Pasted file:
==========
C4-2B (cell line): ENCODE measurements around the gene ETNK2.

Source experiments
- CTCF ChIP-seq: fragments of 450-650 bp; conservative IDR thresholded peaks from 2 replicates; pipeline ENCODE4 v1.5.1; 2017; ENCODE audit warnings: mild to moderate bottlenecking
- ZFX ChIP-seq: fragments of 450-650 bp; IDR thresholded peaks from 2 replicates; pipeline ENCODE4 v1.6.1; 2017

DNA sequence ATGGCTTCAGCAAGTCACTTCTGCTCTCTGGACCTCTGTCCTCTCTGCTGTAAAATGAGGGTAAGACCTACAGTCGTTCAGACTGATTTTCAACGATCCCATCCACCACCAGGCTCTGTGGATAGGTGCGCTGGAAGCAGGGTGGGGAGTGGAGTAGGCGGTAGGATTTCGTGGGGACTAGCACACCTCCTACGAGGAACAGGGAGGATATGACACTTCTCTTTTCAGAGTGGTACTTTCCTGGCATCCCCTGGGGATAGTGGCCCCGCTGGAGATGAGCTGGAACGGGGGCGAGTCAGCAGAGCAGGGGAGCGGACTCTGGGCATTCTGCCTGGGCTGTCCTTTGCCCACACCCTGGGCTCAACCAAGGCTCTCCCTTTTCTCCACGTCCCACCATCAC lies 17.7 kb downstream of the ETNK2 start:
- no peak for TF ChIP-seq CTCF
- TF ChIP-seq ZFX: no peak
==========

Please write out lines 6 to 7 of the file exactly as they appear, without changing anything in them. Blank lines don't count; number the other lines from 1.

- no peak for TF ChIP-seq CTCF
- TF ChIP-seq ZFX: no peak